Nightmares are disturbing dreams associated with negative feelings, such as anxiety or fear. Nightmares are common. They may begin in childhood and tend to decrease after about age 10. However, some people have them as teens or adults, or throughout their lives.
Until age 13, boys and girls have nightmares in equal numbers. At age 13, nightmares become more prevalent in girls than boys.
Nightmares seem real, often becoming more disturbing as the dream unfolds. But nightmares usually are nothing to worry about. They may become a problem if you have them frequently and they cause you to fear going to sleep or keep you from sleeping well.
Nightmares are referred to by doctors as parasomnias — undesirable experiences that occur during sleep, usually during the stage of sleep known as rapid eye movement (REM). You've had a nightmare if:
Children's nightmare content varies with age, typically becoming more complex. While a young child might dream of monsters, an older child might have nightmares about school or difficulties at home.
When to see a doctor
Talk to your doctor earlier if nightmares:
Nightmares can be associated with another sleep disorder. Many other factors can trigger nightmares, including:
Most nightmares occur during rapid eye movement (REM) sleep. You normally go through four to six sleep cycles a night, cycling through the sleep stages in about 90 minutes. Your REM stage lengthens with each cycle, from several seconds in the first cycle to up to an hour in the last. You're more likely to have a nightmare in the last third of your night.
Occasional nightmares usually aren't a concern, but regularly disrupted sleep can be. It can cause excessive daytime sleepiness, which can lead to difficulties at school or work, or problems with everyday tasks such as driving.
Preparing for your appointment
For children, nightmares tend to decrease by the time they're adolescents. However, if you have concerns about safety or underlying conditions, you may want to see your doctor. Your doctor may refer you to a sleep specialist.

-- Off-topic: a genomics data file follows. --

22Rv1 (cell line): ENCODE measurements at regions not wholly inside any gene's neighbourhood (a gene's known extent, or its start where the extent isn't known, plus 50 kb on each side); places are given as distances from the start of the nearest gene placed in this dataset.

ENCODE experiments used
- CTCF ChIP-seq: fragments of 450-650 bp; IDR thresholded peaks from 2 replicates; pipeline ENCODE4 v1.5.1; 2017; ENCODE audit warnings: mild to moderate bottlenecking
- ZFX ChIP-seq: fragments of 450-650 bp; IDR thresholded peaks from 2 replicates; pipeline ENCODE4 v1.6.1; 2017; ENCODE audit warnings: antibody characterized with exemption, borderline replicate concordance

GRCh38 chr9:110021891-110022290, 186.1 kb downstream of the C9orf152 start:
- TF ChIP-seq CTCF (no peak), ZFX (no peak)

It's a good idea to prepare for your appointment. Here's some information to help you.
What you can do
Preparing a list of questions for your doctor will help you make the most of your time together. For nightmares, some basic questions to ask your doctor include:
Don't hesitate to ask other questions that occur to you.
What to expect from your doctor
Tests and diagnosis
There are no tests routinely done to diagnose nightmares. Occasionally, if your sleep is severely disturbed, your doctor may recommend an overnight sleep study to help determine if the nightmares are connected to another sleep disorder. Nightmares should be distinguished from night terrors, another parasomnia in which you are likely to sit up, scream, talk, thrash and kick, and, for older adults, REM sleep behavior disorder, which involves the acting out of dreams.
Your doctor will review the information to determine whether you have any sleep disorders.
Treatments and drugs
Treatment for nightmares isn't usually necessary. If the nightmares are associated with an underlying medical or mental health condition, treatment is aimed at the underlying problem. If stress or anxiety seems to be contributing to the nightmares, your doctor may suggest stress-reduction techniques, counseling or therapy.
Medication is rarely used to treat nightmares. However, medications that reduce REM sleep or reduce awakenings during sleep may be recommended if you have severe sleep disturbance.
Imagery rehearsal therapy
Lifestyle and home remedies
If you're having nightmares, try some relaxation techniques before bedtime. Take a warm bath, meditate or practice deep breathing. If your child is struggling with nightmares, be patient, calm and reassuring. Sometimes a little creativity helps, too.
Safety counts, too. If your child has frequent nightmares, make sure his or her bedroom is safe. Skip the bunk beds, and consider blocking doorways or stairways with a gate in case your child tries to run after he or she wakes up.
Last Updated: 2011-08-12
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